All Afizz Over the New Coke

Some hate the taste, but sales have never been better

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In Huntington Woods, Mich., Libby Lavine, 35, is drinking down her stock of 700 bottles and cans of Coke, and has begun a campaign to bring back the old Coke. Says she: "There is only one person who likes the new Coke and that is Bill Cosby. I want to get thousands of letters, and my husband and I will take them down to Atlanta and give them to the Coca-Cola company."

Brian Dyson, president of Coca-Cola USA, believes some people are tasting things in the new drink that are not there. Example: the new Coke is not less fizzy as some complain. "There is a zero difference in carbonation between the new and the old," he says. Dyson insists that the bickering will not work: "We are going to stick with what we have done."

It is still too early to tell how the new Coke is doing. The sketchy numbers out so far are distorted by the enormous publicity over the taste change. So swiftly did the word spread, says Coke, that 81% of the U.S. population knew of it within 24 hours, more people than were aware in July 1969 that Neil Armstrong had walked on the moon. By now, says Dyson, fully 96% of Americans, or 225 million people, know that Coke has altered its taste.

Coke officials say they are pleased by the early returns. In May, Coke sales shot up a sparkling 8% over the same month in 1984, double the normal growth rate. Some of the increase included sales of old Coke still on store shelves, but most of it was the new drink. That amounts to a lot of bubbles in a business in which every percentage-point increase in the market share adds $280 million in retail sales on a yearly basis. Coke claims its surveys show that 120 million Americans have tried the drink if only out of curiosity, and 75% of those say they will buy the new Coke again.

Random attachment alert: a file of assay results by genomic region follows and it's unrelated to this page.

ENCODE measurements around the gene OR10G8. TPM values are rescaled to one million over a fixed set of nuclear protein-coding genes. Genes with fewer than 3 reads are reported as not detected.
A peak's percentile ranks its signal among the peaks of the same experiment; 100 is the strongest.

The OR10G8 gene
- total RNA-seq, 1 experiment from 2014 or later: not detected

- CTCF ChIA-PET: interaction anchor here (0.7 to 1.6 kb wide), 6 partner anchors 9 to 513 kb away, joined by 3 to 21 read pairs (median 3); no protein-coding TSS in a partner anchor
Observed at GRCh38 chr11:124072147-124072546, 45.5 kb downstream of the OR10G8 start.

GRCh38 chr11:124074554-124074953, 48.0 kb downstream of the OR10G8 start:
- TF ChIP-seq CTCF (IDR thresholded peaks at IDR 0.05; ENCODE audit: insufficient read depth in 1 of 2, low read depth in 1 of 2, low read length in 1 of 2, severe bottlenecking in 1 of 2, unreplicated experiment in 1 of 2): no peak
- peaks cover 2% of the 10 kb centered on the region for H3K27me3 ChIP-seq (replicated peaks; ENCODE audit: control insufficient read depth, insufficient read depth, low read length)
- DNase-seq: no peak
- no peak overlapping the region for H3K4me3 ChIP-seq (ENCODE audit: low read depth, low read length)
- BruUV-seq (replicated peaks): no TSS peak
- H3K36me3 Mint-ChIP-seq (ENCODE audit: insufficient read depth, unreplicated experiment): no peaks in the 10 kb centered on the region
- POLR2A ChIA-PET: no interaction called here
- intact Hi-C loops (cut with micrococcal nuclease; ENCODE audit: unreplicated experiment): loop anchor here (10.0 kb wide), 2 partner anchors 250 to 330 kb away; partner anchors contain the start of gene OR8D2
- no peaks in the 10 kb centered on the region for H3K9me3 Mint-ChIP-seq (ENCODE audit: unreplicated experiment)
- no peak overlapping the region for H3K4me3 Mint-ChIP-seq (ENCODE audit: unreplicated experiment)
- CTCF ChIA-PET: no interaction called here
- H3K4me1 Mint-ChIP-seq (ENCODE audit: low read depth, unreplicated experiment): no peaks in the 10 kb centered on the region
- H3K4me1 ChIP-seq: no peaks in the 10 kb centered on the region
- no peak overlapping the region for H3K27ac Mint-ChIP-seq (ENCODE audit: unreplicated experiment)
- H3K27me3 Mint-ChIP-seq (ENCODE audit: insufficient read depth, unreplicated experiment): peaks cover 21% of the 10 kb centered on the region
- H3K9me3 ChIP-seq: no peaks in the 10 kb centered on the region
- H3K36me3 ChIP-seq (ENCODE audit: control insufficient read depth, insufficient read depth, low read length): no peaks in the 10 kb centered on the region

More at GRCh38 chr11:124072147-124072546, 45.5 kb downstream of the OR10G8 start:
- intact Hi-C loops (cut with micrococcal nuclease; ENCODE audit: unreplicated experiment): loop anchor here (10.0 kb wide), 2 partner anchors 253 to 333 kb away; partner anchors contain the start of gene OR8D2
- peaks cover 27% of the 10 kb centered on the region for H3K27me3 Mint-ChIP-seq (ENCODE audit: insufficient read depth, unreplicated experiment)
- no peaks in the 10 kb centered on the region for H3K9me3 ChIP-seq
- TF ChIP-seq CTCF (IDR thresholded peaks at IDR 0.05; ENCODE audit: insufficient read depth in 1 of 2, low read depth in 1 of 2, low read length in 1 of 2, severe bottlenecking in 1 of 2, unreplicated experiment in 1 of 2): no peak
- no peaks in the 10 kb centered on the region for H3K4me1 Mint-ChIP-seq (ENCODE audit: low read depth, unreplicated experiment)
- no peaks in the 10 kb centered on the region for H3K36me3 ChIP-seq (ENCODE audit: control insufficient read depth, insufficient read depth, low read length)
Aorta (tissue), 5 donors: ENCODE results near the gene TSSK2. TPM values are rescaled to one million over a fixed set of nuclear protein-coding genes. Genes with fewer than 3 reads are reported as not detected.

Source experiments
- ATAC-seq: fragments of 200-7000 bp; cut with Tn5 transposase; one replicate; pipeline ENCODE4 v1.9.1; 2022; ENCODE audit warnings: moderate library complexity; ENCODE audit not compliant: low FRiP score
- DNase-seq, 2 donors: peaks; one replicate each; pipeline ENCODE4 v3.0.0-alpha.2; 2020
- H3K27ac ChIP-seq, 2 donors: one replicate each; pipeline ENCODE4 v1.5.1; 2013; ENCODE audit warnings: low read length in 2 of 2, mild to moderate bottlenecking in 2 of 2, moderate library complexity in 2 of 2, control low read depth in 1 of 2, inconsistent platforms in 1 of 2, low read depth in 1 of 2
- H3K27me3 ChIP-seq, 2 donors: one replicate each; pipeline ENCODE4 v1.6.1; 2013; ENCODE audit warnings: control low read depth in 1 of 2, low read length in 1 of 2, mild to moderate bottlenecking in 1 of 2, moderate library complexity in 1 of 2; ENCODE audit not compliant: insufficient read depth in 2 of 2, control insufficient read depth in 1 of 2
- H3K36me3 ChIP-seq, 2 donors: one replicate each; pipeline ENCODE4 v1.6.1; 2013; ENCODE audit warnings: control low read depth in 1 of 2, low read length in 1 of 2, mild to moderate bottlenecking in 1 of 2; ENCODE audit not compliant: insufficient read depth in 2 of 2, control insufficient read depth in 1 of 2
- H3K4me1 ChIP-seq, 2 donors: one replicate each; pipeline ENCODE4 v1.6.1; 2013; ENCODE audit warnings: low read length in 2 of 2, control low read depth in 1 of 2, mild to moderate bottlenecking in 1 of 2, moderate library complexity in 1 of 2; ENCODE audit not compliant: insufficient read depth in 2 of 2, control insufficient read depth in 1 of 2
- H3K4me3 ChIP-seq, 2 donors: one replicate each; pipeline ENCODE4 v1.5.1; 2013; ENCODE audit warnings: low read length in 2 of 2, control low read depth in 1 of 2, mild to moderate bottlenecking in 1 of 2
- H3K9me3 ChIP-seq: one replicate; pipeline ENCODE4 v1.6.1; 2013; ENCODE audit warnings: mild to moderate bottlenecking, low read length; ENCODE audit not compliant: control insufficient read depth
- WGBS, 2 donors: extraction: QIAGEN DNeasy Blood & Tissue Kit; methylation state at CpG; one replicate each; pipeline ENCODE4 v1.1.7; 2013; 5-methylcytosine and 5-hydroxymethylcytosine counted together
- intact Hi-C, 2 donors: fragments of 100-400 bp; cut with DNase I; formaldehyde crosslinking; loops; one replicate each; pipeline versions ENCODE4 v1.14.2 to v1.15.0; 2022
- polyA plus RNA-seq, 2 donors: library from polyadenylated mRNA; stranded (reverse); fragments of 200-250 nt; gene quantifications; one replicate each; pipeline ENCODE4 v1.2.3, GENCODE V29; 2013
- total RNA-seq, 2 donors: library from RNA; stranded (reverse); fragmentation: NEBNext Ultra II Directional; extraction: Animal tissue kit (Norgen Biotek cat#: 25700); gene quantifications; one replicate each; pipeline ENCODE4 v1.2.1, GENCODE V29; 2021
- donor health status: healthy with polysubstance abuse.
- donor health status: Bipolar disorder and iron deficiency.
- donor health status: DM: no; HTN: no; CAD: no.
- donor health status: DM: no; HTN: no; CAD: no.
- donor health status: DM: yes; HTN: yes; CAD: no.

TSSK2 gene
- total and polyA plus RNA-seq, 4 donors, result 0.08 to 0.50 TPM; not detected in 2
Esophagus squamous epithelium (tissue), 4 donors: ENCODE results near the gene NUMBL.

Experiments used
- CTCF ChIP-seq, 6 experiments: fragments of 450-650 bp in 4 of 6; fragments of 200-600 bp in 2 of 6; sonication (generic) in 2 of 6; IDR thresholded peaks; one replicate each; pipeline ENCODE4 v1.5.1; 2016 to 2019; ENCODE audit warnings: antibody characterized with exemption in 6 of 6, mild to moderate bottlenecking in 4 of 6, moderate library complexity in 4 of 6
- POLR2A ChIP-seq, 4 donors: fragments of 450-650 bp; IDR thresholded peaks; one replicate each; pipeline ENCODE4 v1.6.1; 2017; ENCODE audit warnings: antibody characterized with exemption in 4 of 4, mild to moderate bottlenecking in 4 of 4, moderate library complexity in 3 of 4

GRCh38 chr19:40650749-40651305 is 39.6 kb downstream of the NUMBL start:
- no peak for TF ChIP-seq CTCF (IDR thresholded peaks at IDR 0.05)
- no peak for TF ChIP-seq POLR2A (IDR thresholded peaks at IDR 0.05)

Archrival Pepsi has countered with its own survey showing that its sales were up 14% from those in the same month last year, its best gain ever. In a newspaper ad aimed at "all new Pepsi drinkers," the company claimed that "nearly half of those who have tried the new Coke say it's time to switch from Coke, and the overwhelming majority say they'll switch to Pepsi." Roger Enrico, president of Pepsi-Cola USA, said his surveys show that 60% of new Coke drinkers see it as "weaker in flavor delivery." But hold on, countercountered Coke. Pepsi's sales figures are distorted because they include Pepsi's entire array of soft drinks, notably Diet Pepsi and the new lemon-flavored Slice. Reliable figures will not be available until July or August.

Coke's change has indisputably put new zest into the $28 billion U.S. soft- drink business. Declares a Coke executive: "All of a sudden, a product that might have been taken for granted is alive." Concurs Dyson: "It generates electricity. We are having fun, trying to draw attention to make it all bubbling and effervescent. Let's face it, it is hype. It is the nature of the product." Even tiny Royal Crown has been drawn into the battle. "Does it leave you feeling flat?" an RC ad asks of new Coke. "Pick yourself up, there is a cola to turn to. RC Cola."

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